Peggy Goetz on Planning Worship with Stroke Survivors
Peggy Goetz is a communication arts and sciences professor at Calvin College in Grand Rapids, Michigan. Observing her speech pathology students in Calvin’s stroke clinic sparked her to research the experience of stroke survivors in their church communities.
Peggy Goetz met in March 2014 with Calvin Institute of Christian Worship staff to share her research and brainstorm ideas for a worship service with stroke survivors. In this edited interview, based on that meeting and email conversations, she offers tips for planning worship with stroke survivors.
Why did you want to do a worship service with stroke survivors and their families?
My research involved going with stroke survivors to their church services to try to understand their experiences, good and bad. Most people have strokes late in their life, and each individual’s stroke is unique, so stroke survivors often don’t have much of a sense of community the way many other groups with disabilities do. I was hoping that the worship service might help form a community and help churches begin talking about what to do when one of their members experiences a stroke.
How did you go about planning it, and how did you involve stroke survivors in planning?
I worked with my research assistant, Marie Bloem, to plan the service. Originally I had planned to do lots of music and non-verbal things, maybe along the lines of a Taizé service. Instead we made a very small, simple, traditional service for two reasons. One, most stroke survivors we interviewed came from more casual and non-liturgical types of worship communities, and we didn’t want to do something completely different from their usual worship experience. Two, in interviewing we found that the main concerns of stroke survivors and their families related to their social interactions and sense of purpose in a service. We focused on those concerns by using very familiar traditional hymns so that anyone who couldn’t read could sing from memory. We also focused on feeling free to lament and on recognizing hope.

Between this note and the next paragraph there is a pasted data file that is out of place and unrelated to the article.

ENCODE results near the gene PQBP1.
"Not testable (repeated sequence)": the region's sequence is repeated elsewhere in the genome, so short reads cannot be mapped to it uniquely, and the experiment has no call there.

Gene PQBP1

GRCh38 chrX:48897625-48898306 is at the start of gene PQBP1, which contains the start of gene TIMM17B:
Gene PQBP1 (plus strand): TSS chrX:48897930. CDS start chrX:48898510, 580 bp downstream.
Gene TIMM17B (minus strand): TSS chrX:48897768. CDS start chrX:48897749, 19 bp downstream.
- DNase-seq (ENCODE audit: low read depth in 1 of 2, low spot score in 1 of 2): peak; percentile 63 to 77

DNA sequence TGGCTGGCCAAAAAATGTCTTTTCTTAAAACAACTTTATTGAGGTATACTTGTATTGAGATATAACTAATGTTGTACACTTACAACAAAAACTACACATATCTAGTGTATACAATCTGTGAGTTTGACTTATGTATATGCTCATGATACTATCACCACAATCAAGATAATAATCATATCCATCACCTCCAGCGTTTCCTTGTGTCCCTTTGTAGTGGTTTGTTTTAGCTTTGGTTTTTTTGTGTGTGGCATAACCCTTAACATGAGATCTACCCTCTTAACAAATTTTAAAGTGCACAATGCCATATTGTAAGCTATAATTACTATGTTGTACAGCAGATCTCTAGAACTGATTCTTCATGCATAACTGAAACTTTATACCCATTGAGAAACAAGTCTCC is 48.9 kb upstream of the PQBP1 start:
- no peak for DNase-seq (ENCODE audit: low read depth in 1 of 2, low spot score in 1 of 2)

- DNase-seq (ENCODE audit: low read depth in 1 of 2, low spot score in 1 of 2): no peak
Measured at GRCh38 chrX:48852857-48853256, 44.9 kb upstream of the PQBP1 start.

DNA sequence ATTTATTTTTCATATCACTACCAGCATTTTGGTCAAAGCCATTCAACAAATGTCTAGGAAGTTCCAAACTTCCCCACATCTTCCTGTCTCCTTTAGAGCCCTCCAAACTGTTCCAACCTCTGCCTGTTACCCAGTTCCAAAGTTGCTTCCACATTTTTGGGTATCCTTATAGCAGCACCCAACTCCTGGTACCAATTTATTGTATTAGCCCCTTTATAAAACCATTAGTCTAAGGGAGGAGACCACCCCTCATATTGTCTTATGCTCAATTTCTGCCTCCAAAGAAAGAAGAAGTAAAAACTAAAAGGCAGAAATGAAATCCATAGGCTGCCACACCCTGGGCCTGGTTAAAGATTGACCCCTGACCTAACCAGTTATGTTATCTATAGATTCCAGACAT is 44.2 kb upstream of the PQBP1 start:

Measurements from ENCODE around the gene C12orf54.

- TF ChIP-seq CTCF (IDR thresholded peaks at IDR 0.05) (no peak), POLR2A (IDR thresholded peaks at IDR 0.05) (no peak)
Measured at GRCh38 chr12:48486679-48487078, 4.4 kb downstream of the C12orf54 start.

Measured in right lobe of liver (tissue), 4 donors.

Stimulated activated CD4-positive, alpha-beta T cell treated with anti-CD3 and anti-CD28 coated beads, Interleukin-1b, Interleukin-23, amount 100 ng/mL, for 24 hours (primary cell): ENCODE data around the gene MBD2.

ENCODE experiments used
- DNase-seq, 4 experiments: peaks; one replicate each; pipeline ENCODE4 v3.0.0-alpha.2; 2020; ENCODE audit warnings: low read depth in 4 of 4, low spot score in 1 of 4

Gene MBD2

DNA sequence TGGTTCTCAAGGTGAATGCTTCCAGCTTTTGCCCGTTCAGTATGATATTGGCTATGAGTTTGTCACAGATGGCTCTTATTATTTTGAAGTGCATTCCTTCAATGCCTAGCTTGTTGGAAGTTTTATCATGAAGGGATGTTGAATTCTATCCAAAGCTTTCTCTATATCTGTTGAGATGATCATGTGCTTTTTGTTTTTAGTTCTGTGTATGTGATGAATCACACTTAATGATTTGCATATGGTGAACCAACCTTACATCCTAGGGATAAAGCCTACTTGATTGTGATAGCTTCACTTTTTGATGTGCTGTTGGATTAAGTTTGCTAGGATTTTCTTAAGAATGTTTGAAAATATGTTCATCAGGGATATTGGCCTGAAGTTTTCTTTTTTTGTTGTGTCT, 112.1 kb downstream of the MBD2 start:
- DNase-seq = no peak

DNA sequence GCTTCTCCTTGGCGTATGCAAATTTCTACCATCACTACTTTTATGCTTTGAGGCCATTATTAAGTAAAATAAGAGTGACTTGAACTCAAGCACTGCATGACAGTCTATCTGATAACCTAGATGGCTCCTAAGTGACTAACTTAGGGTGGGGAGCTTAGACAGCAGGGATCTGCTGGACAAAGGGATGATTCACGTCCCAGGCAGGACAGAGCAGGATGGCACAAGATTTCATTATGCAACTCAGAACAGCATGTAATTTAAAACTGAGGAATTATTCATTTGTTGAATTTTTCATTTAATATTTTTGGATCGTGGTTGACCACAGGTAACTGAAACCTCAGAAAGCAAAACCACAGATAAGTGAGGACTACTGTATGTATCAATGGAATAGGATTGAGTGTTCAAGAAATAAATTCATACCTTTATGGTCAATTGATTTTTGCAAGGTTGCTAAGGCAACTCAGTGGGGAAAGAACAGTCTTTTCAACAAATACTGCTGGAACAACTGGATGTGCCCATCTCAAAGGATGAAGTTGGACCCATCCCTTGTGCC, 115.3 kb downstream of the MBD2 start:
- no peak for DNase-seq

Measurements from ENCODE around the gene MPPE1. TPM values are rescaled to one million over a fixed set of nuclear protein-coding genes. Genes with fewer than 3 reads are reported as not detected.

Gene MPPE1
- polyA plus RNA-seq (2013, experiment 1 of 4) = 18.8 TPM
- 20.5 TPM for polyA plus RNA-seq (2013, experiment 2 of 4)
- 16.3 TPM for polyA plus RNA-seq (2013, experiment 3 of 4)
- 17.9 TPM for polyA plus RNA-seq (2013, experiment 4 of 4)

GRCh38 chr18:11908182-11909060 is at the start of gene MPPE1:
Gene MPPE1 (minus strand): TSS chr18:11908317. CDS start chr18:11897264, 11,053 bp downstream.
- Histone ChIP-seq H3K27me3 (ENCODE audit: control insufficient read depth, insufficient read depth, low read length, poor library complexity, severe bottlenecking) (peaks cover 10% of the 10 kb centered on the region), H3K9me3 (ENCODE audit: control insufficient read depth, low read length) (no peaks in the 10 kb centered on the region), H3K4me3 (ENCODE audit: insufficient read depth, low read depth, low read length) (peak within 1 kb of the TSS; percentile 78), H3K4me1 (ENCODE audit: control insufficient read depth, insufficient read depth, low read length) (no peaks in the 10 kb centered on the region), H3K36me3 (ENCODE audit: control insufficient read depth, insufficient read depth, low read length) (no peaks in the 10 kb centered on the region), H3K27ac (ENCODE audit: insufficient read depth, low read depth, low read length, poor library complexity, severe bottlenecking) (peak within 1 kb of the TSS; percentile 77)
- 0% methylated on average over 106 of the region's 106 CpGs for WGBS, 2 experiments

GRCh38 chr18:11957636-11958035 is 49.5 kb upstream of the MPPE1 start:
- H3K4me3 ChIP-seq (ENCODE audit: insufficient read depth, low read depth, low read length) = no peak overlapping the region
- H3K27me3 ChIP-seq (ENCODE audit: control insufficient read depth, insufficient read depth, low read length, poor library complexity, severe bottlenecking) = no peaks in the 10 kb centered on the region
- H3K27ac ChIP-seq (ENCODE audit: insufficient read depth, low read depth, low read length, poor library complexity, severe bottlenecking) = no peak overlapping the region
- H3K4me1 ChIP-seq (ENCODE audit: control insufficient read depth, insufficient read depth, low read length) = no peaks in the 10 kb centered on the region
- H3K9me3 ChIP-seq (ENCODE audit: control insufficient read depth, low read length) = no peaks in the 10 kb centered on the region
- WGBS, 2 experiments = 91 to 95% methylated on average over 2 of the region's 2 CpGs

What were the highlights of the worship service?
Two individuals who had strokes took part in the service. One read the scripture, and one gave a short testimony about her experience after her stroke. We are hoping to do this kind of service next year as well, and I asked one stroke survivor if he would be interested in speaking next year. He said, “I’ll think about it.” The clinician who works with him was standing nearby, and she commented that they could have that as a goal for his therapy next year. If we do this again, I’d love to have even more stroke survivors participating in the service, because many of them are not asked to do much in their churches, but they are almost all looking for a purpose.
Another high point was that Mark Stephenson, director of Christian Reformed Church Disability Concerns, gave a message on lament and comfort, and he told much of his own journey with a child with disabilities. Many people said they could really relate with what he said.
What did you do after the worship service?